Synopses & Reviews
For more than 80 years H.P. Lovecraft has inspired writers of supernatural fiction, artists, musicians, filmmakers, and gaming. His themes of cosmic indifference, the utter insignificance of humankind, minds invaded by the alien, and the horrors of history - written with a pervasive atmosphere of unexplainable dread - remain not only viable motifs, but are more relevant than ever as we explore the mysteries of a universe in which our planet is infinitesimal and climatic change is overwhelming it. In the first decade of the twenty-first century the best supernatural writers no longer imitate Lovecraft, but they are profoundly influenced by the genre and the mythos he created. New Cthulhu: The Recent Weird presents some of the best of this new Lovecraftian fiction - bizarre, subtle, atmospheric, metaphysical, psychological, filled with strange creatures and stranger characters - eldritch, unsettling, evocative, and darkly appealing.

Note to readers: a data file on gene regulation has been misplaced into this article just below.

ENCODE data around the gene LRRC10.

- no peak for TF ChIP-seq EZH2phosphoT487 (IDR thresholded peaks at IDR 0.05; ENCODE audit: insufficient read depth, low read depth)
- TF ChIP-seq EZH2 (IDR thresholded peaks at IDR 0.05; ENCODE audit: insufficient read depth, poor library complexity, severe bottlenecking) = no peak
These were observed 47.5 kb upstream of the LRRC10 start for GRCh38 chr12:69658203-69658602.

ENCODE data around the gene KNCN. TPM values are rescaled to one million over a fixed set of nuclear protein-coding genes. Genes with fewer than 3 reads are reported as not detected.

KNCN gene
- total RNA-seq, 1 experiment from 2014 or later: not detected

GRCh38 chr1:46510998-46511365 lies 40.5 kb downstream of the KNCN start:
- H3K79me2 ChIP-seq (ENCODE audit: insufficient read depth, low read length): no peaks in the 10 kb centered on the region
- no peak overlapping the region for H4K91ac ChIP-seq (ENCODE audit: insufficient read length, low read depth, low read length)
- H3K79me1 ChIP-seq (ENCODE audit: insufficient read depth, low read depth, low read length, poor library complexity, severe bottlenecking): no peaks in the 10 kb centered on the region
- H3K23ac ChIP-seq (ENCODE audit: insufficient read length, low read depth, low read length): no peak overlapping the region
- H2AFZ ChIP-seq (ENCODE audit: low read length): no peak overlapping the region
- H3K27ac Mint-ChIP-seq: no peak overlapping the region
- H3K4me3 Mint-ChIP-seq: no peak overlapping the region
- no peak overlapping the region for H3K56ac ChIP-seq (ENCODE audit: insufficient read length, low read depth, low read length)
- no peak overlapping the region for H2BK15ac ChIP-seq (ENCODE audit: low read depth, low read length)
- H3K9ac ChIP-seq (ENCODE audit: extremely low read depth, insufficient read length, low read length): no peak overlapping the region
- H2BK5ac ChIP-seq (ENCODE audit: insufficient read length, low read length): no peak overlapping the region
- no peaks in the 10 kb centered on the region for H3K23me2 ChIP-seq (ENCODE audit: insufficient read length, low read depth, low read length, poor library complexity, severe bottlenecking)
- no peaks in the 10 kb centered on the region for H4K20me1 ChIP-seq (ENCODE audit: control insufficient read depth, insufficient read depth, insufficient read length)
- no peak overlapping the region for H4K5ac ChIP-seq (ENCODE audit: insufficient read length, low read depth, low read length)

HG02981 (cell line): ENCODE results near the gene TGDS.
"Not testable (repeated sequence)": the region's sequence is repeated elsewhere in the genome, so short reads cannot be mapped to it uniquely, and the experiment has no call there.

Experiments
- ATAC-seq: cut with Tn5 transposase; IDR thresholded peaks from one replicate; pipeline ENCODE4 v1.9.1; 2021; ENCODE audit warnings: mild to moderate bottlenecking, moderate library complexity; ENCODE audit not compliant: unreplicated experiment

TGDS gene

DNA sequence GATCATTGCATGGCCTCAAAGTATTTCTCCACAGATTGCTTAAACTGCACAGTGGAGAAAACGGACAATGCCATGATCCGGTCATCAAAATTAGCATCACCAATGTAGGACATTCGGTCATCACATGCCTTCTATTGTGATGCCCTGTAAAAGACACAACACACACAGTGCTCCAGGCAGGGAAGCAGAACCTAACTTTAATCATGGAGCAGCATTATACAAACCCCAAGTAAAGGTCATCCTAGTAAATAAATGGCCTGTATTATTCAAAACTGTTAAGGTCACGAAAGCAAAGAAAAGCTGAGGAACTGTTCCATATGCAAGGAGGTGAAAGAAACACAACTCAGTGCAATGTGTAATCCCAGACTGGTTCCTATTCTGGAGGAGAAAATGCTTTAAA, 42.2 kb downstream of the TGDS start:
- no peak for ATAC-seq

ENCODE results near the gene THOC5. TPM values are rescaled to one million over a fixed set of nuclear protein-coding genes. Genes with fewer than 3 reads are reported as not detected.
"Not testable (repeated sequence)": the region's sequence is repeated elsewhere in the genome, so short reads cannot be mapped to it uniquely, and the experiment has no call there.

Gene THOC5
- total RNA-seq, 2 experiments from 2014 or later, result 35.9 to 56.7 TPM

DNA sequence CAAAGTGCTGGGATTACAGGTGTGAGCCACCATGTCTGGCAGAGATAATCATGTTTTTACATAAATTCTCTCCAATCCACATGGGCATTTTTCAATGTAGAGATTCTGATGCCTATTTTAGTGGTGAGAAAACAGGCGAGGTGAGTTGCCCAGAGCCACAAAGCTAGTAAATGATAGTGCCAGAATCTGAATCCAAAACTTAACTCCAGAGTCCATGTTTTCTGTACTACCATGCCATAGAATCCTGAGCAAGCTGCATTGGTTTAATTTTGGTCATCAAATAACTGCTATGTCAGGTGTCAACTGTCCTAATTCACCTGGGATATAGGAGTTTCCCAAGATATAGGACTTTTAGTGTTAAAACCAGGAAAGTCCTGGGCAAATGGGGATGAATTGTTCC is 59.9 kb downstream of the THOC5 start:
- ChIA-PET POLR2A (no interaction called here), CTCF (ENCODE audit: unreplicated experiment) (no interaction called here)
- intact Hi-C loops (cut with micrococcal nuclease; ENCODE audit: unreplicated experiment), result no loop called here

"The lore underlying H.P. Lovecraft's tales of cosmic horror has inspired some of the best talents in fantastic fiction, and Prime editor Guran's latest anthology puts 27 exemplars on tentacle-wreathed display. Both Laird Barron in 'Old Virginia' and Charles Stross in 'A Colder War' speculate on the horrors that might ensue if government research teams were allowed to explore Lovecraftian monsters as potential weapons. In Cherie Priest's 'Bad Sushi,' a chef uncovers a cosmic conspiracy involving supernaturally corrupted seafood. Sherlock Holmes foils worshipers of Lovecraft's Great Old Ones in Neil Gaiman's 'A Study in Emerald,' while in Elizabeth Bear's 'Shoggoths in Bloom,' an African-American scientist finds himself sympathizing with enslaved creations of those eldritch entities. Comic riffs on Lovecraftian themes include 'The Essayist in the Wilderness,' William Browning Spencer's hilarious account of a navel-gazing writer oblivious to his wife's transformation. Guran (The Year's Best Dark Fantasy and Horror) smartly selects stories that evoke the spirit of Lovecraft's work without mimicking its style.
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